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Statement of Administration Policy: H.R. 3189 - Fed Oversight Reform and Modernization Act of 2015

November 17, 2015


(House Rules)

(Rep. Huizenga, R-MI, and 20 cosponsors)

H.R. 3189 would establish requirements for policy rules, codify blackout periods of the Federal Open Market Committee, establish a cost-benefit requirement for other rulemakings by the Federal Reserve Board, and establish numerous, burdensome reporting requirements for the Federal Reserve Board and its members. The Administration therefore strongly opposes H.R. 3189.

The Federal Reserve is an independent entity designed to be free from political pressures, and its independence is key to its credibility and its ability to act in the long-term interest of the Nation's economic health. One of the most problematic provisions in the bill would require the Comptroller General to audit the conduct of monetary policy by the Federal Reserve Board and the Federal Open Market Committee. The operations of the Federal Reserve are already subject to numerous audit requirements that ensure it is accountable to the Congress and the American people. The only aspect of the Federal Reserve's operations not subject to audit is its monetary policy decision-making, and for good reason. Subjecting the Federal Reserve's exercise of monetary policy authority to audits based on political whims of members of the Congress—of either party—threatens one of the central pillars of the Nation's financial system and economy, and would almost certainly have negative impacts on the Federal Reserve's work to promote price stability and full employment.

H.R. 3189 also would impose numerous, burdensome requirements for the Federal Reserve Board rulemaking authorities, including the imposition of a duplicative requirement that the Federal Reserve Board undertake a proscriptive cost-benefit analysis and a post-adoption impact assessment when promulgating rules. When a Federal agency, including an independent agency such as the Federal Reserve, promulgates a regulation, the agency must adhere to the robust substantive and procedural requirements of Federal law, including the Administrative Procedure Act, the Regulatory Flexibility Act, the Paperwork Reduction Act, and the Congressional Review Act, among other statutes. Additionally, Executive Order 13579 encourages independent regulatory agencies to conduct reasoned cost-benefit analysis, engage in public participation to the extent feasible, and conduct a systematic retrospective review of regulations. The provisions in this bill, therefore, would create unnecessary, duplicative, and onerous requirements for an entity tasked with ensuring the financial safety and soundness of the Nation's financial system.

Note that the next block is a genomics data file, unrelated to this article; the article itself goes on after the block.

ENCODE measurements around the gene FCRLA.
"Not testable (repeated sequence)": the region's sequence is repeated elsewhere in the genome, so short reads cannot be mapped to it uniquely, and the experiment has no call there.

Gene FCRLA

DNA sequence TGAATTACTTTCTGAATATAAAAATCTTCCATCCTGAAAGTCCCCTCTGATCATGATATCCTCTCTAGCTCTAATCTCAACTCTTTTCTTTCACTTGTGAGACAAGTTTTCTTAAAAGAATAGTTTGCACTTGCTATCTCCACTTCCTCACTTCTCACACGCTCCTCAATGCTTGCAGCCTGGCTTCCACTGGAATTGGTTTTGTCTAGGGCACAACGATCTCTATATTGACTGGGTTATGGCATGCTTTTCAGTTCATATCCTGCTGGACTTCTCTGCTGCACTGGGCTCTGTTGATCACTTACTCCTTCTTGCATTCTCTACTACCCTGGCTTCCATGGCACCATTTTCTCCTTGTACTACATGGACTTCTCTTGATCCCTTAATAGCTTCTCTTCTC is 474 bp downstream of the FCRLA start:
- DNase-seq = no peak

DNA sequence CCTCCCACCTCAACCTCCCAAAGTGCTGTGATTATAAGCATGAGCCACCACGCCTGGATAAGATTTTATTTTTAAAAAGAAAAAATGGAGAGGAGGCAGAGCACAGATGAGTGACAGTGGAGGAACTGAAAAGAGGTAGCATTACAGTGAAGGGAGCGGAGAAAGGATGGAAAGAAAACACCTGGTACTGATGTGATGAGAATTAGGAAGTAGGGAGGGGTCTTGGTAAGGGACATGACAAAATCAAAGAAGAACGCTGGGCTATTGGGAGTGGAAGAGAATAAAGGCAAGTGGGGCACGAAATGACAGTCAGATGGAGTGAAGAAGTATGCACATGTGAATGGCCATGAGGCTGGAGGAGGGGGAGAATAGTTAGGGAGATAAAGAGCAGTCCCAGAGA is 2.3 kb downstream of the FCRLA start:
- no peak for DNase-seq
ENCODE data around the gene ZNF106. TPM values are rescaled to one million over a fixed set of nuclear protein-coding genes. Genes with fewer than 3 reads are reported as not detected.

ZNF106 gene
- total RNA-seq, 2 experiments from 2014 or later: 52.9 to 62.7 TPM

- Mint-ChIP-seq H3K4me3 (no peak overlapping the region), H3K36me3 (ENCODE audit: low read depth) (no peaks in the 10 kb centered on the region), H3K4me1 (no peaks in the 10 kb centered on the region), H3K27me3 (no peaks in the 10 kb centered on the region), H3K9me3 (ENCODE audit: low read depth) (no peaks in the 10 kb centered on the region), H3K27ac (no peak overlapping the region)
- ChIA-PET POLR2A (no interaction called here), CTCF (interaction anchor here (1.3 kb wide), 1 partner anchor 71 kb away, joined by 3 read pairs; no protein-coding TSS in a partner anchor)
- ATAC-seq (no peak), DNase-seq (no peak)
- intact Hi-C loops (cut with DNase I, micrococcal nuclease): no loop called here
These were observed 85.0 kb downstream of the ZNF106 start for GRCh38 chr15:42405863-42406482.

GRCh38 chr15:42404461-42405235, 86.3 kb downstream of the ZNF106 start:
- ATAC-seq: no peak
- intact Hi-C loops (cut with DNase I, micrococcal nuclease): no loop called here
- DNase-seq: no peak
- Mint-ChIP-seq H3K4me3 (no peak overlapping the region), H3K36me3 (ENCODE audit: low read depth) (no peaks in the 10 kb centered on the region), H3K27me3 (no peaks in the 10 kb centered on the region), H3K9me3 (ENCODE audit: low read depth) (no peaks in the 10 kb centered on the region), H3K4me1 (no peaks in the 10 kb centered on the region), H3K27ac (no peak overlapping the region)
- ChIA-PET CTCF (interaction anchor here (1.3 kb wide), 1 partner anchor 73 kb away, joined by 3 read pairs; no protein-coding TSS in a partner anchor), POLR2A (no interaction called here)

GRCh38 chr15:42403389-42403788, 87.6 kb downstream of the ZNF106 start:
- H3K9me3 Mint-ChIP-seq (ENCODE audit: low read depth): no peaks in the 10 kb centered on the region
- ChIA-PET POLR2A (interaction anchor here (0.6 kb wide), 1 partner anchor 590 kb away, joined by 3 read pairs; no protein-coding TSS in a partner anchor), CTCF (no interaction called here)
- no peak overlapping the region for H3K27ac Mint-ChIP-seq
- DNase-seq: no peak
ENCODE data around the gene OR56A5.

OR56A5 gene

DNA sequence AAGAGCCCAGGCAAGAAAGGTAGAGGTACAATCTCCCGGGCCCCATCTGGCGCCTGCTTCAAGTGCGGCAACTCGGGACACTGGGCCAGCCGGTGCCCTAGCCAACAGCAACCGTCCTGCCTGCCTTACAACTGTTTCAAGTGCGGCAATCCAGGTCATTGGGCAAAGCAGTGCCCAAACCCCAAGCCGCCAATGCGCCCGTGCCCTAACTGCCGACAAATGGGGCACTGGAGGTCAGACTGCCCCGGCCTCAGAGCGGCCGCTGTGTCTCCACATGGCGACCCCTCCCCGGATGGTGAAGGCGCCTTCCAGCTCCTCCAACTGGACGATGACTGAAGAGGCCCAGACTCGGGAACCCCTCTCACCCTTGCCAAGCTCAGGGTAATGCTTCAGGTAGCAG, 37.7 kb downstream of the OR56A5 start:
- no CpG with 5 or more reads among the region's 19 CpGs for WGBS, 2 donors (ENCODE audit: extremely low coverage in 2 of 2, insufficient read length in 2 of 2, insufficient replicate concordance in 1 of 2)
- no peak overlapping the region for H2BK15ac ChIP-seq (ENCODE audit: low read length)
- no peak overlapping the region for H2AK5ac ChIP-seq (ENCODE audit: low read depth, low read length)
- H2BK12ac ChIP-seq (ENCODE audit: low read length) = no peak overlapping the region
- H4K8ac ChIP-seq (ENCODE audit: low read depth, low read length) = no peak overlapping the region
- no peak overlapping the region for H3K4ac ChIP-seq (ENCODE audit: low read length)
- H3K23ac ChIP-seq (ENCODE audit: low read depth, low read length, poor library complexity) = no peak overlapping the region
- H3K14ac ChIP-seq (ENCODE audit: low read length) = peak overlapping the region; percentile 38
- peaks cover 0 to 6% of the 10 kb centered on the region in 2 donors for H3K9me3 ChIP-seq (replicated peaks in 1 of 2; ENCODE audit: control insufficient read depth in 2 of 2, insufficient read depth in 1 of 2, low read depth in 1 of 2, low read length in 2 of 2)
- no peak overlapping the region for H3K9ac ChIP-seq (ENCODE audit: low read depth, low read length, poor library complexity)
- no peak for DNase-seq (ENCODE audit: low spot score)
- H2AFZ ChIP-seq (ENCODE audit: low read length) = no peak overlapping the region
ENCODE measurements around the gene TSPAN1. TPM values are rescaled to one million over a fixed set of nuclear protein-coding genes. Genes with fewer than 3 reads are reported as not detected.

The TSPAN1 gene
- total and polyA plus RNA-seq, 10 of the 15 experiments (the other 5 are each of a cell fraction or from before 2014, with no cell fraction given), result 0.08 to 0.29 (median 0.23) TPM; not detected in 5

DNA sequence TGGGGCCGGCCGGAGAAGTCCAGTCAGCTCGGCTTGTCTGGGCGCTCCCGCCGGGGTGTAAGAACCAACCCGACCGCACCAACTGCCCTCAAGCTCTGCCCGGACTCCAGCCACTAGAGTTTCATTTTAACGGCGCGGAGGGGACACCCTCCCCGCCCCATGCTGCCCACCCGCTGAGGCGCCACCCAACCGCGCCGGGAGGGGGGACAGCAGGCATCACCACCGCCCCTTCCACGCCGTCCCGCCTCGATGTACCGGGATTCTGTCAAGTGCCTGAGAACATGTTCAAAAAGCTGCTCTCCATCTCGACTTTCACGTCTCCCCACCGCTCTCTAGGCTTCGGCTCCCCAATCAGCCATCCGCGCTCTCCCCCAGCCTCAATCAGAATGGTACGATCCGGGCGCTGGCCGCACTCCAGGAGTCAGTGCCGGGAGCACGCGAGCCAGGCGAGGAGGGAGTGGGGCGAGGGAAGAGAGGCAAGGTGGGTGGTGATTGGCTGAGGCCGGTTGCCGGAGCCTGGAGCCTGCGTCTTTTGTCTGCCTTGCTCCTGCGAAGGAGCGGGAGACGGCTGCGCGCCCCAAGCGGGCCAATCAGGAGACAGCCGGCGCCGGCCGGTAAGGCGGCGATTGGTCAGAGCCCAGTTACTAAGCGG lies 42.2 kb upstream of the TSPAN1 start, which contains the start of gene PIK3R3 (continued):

In addition, the bill would add a number of procedural hurdles that would impede the Federal Reserve's ability to engage with international regulatory bodies and divert its resources to unnecessary reporting requirements. These provisions, along with provisions imposing parallel notification and consultation requirements on several other Executive Branch entities, could impair the President's exercise of his exclusive constitutional authority to conduct the Nation's diplomatic relations.

If the President were presented with H.R. 3189, his senior advisors would recommend that he veto the bill.

Barack Obama, Statement of Administration Policy: H.R. 3189 - Fed Oversight Reform and Modernization Act of 2015 Online by Gerhard Peters and John T. Woolley, The American Presidency Project

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